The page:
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Zoology (Jena). 2001;104(2):143-52.

Buccal oscillation and lung ventilation in a semi-aquatic turtle, Platysternon megacephalum.

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Program in Organismic and Evolutionary Biology, University of Massachusetts, Amherst 01003-9297, USA.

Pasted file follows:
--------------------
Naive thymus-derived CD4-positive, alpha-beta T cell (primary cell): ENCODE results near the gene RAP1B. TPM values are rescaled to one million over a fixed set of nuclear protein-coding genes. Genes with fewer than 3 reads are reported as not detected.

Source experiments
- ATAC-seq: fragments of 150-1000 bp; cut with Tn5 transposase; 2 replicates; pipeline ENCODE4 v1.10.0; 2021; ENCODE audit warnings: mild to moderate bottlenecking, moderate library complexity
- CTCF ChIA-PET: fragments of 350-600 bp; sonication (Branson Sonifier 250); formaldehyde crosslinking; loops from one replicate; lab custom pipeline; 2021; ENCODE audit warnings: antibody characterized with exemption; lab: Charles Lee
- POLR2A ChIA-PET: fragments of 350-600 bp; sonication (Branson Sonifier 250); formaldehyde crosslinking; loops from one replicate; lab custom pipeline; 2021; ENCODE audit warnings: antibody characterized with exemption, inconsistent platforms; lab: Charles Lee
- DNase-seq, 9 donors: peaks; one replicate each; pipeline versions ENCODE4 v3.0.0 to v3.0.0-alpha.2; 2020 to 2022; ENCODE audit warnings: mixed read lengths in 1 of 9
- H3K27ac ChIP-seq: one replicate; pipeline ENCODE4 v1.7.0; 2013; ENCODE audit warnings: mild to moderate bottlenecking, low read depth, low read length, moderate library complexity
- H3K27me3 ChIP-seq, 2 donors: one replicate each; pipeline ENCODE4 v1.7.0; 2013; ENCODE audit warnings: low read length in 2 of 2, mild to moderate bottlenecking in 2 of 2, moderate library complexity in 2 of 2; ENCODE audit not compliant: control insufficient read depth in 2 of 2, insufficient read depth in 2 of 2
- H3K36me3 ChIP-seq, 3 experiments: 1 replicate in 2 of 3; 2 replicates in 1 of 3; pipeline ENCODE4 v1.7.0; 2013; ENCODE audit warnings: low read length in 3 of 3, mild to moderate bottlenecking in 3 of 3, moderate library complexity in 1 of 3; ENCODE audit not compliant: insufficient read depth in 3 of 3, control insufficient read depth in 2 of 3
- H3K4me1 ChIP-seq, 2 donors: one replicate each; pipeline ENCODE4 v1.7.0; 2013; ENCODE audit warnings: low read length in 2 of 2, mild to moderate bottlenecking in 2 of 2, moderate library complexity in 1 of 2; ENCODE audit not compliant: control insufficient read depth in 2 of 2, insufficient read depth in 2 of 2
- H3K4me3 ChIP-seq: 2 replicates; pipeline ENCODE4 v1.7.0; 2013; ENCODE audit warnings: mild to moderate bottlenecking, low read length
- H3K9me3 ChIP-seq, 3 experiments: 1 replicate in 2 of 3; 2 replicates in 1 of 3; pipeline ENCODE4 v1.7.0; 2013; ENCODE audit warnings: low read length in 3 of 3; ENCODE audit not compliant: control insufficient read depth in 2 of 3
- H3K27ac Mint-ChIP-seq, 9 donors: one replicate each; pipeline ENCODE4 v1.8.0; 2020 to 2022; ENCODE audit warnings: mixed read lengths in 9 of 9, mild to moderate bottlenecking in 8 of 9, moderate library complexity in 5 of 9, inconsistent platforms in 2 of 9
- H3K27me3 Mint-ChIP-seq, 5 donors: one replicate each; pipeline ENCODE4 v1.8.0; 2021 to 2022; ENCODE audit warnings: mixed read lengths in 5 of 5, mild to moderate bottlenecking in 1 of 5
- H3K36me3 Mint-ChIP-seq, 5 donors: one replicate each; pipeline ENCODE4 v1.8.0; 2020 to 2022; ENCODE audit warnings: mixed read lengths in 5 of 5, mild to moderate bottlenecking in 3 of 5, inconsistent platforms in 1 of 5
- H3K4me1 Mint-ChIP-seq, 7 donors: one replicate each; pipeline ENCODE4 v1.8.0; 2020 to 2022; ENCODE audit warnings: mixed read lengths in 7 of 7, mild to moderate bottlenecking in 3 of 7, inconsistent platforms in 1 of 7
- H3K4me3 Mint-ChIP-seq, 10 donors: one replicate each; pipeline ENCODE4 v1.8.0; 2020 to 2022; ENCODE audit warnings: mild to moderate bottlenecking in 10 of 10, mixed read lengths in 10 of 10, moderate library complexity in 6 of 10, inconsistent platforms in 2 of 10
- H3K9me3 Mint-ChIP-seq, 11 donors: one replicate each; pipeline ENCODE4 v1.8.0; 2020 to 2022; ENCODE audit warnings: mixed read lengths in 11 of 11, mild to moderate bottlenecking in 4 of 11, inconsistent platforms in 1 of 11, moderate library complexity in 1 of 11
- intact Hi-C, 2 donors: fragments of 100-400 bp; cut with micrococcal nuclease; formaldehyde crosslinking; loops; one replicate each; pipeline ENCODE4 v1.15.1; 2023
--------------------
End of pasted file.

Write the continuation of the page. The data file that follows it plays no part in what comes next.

Movements of the hyobranchial apparatus in reptiles and amphibians contribute to many behaviors including feeding, lung ventilation, buccopharyngeal respiration, thermoregulation, olfaction, defense and display. In a semi-aquatic turtle, Platysternon megacephalum, x-ray video and airflow measurements from blowhole pneumotachography show no evidence that above water hyobranchial movements contribute to lung inflation, as in the buccal or gular pump of amphibians and some lizards. Instead, hyobranchial movements produce symmetrical oscillations of air into and out of the buccal cavity. The mean tidal volume of these buccal oscillations is 7.8 times smaller than the mean tidal volume of lung ventilation (combined mean for four individuals). Airflow associated with buccal oscillation occurs in the sequence of inhalation followed by exhalation, distinguishing it from lung ventilation which occurs as exhalation followed by inhalation. No fixed temporal relationship between buccal oscillation and lung ventilation was observed. Periods of ventilation often occur without buccal oscillation and buccal oscillation sometimes occurs without lung ventilation. When the two behaviors occur together, the onset of lung ventilation often interrupts buccal oscillation. The initiation of lung ventilation was found to occur in all phases of the buccal oscillation cycle, suggesting that the neural control mechanisms of the two behaviors are not coupled. The pattern of occurrence of both buccal oscillation and lung ventilation was found to vary over time with no obvious effect of activity levels.


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